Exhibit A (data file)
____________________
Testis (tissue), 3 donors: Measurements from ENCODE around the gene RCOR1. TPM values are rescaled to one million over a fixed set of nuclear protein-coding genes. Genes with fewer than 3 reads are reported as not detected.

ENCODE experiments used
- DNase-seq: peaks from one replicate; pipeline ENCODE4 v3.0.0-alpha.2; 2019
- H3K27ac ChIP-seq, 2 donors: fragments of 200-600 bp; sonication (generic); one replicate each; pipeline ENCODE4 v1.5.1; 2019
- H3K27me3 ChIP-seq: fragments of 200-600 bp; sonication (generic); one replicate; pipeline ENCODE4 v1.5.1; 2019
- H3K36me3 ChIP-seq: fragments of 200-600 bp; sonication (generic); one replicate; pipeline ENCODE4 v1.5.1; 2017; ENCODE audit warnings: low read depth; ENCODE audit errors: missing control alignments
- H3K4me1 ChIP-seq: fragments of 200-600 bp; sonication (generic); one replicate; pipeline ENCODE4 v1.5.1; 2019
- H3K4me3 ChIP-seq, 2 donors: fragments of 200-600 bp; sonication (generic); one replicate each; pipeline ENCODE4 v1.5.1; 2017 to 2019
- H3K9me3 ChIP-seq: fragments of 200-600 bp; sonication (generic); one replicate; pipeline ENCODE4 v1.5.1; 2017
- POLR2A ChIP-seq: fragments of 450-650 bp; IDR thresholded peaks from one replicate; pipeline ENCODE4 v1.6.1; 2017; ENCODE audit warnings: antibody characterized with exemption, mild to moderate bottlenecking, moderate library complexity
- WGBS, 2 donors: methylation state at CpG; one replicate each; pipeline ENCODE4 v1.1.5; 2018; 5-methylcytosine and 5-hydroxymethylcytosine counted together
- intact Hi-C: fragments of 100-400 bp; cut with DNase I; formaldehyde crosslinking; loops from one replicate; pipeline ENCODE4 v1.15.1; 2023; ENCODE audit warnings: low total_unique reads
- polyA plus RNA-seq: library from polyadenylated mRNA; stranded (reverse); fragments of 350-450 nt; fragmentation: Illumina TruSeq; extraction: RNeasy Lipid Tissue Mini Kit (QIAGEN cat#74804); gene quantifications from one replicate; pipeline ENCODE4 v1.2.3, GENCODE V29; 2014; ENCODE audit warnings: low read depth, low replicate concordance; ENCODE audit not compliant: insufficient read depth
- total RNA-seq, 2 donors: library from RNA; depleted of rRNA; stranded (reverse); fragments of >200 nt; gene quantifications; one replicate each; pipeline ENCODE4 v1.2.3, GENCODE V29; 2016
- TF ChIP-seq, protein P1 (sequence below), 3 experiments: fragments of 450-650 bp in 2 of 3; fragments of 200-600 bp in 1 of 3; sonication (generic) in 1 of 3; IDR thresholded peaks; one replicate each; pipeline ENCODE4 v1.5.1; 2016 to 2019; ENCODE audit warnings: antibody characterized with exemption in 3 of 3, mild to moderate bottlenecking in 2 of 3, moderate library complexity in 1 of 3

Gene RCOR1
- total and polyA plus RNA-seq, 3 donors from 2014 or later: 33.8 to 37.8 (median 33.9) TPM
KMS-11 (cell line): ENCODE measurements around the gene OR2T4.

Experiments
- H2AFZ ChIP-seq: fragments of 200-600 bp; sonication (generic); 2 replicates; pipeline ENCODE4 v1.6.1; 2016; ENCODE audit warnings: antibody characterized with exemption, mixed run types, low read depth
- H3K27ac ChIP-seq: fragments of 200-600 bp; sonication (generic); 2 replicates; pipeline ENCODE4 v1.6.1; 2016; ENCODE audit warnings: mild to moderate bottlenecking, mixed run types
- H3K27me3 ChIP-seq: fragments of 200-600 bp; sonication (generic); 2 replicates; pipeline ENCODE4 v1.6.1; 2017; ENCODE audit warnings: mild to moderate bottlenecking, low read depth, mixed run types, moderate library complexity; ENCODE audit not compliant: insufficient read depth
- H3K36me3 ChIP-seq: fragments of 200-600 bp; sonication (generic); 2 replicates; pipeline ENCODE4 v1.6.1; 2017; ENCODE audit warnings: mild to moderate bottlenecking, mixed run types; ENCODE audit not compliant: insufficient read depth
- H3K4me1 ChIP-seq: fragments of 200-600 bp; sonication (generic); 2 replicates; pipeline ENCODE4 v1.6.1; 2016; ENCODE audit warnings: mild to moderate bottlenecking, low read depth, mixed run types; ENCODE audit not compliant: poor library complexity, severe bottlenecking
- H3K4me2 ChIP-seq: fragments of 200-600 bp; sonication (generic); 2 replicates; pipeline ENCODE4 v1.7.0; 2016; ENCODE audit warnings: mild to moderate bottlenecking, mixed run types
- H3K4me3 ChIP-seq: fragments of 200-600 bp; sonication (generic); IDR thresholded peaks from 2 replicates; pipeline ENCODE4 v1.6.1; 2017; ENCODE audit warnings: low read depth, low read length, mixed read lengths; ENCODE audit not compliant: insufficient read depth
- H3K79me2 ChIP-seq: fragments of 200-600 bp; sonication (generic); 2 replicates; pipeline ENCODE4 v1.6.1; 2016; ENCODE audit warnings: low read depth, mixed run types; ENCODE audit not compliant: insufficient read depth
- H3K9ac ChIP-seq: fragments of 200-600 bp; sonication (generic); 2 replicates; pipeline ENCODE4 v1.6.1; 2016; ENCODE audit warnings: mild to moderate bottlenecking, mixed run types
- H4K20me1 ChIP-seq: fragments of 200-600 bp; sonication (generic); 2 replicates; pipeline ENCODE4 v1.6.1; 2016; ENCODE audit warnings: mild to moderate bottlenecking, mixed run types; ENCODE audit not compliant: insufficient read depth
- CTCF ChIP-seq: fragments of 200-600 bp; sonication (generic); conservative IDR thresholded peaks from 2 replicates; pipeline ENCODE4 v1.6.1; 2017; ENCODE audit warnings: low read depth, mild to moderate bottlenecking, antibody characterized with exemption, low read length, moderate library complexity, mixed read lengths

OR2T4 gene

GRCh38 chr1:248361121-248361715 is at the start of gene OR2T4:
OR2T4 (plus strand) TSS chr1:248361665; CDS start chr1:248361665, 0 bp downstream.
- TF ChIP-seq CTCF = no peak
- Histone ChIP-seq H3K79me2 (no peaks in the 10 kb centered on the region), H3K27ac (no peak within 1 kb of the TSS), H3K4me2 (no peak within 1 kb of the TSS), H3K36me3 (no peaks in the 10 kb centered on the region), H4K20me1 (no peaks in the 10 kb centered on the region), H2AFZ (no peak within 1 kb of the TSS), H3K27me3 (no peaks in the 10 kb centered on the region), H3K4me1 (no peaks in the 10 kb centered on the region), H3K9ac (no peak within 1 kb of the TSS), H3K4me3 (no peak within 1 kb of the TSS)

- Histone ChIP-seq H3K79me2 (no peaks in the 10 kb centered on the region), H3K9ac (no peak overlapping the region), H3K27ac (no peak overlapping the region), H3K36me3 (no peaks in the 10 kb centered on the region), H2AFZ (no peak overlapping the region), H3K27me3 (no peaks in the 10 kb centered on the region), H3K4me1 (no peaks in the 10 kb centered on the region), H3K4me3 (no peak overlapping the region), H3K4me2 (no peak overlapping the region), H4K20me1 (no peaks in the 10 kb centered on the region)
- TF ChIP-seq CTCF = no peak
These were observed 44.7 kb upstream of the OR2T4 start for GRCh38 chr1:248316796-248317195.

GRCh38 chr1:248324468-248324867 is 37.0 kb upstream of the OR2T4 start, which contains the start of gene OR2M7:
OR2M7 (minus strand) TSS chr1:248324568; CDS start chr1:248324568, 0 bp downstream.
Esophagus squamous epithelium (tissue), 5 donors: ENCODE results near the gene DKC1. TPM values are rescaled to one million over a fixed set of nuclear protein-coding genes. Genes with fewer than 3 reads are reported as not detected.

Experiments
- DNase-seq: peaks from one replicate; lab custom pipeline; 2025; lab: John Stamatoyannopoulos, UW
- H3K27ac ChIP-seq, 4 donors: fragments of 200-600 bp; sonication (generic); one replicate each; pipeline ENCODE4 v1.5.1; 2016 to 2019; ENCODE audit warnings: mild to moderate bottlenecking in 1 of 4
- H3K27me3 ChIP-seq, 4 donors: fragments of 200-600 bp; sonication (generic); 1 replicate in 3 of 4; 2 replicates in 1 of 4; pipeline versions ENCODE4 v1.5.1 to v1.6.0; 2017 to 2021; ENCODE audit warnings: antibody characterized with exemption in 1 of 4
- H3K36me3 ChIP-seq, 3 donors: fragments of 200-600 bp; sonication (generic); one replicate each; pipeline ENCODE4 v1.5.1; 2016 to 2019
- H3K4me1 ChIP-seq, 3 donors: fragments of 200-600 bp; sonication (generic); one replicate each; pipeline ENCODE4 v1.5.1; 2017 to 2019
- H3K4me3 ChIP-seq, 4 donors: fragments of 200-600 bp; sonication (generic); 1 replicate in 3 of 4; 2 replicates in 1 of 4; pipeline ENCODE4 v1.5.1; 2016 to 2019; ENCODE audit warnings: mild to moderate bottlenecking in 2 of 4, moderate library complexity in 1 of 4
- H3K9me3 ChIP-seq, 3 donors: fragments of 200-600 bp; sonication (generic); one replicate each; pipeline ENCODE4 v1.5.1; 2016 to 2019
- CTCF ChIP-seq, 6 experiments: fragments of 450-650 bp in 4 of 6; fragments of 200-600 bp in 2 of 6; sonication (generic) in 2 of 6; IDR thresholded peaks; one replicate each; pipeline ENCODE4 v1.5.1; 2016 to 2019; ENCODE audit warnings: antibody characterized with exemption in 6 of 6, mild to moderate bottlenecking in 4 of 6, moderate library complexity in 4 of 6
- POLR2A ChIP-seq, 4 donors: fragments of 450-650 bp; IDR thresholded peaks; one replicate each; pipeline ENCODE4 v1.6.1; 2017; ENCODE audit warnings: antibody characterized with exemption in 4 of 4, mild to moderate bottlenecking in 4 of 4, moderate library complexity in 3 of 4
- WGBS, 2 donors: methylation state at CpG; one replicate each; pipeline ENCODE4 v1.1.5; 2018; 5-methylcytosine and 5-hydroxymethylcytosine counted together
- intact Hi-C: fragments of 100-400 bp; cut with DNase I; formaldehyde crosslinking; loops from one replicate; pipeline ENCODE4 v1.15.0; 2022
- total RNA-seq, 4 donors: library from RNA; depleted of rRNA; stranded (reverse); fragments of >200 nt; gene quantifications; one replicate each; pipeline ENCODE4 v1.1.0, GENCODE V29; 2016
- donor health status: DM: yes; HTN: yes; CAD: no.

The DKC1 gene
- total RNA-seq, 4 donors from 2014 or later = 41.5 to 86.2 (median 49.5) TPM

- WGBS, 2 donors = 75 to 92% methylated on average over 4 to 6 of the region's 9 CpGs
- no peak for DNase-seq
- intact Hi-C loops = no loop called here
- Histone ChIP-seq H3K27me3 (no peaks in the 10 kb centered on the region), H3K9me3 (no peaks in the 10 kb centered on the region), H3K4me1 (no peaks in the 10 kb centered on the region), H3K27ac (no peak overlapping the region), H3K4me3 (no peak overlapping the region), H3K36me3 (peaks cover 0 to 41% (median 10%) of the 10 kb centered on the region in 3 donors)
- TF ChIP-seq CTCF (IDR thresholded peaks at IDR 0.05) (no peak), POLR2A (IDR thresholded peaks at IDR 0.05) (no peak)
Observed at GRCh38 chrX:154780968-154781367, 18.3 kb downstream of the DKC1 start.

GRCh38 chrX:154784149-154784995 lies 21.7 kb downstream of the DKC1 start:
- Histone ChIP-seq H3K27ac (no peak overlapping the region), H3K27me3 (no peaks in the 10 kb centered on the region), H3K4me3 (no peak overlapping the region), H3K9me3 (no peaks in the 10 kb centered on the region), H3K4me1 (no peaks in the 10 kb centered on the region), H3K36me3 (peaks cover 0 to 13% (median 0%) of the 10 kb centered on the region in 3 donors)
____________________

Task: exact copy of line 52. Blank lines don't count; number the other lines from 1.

- WGBS, 2 donors: methylation state at CpG; one replicate each; pipeline ENCODE4 v1.1.5; 2018; 5-methylcytosine and 5-hydroxymethylcytosine counted together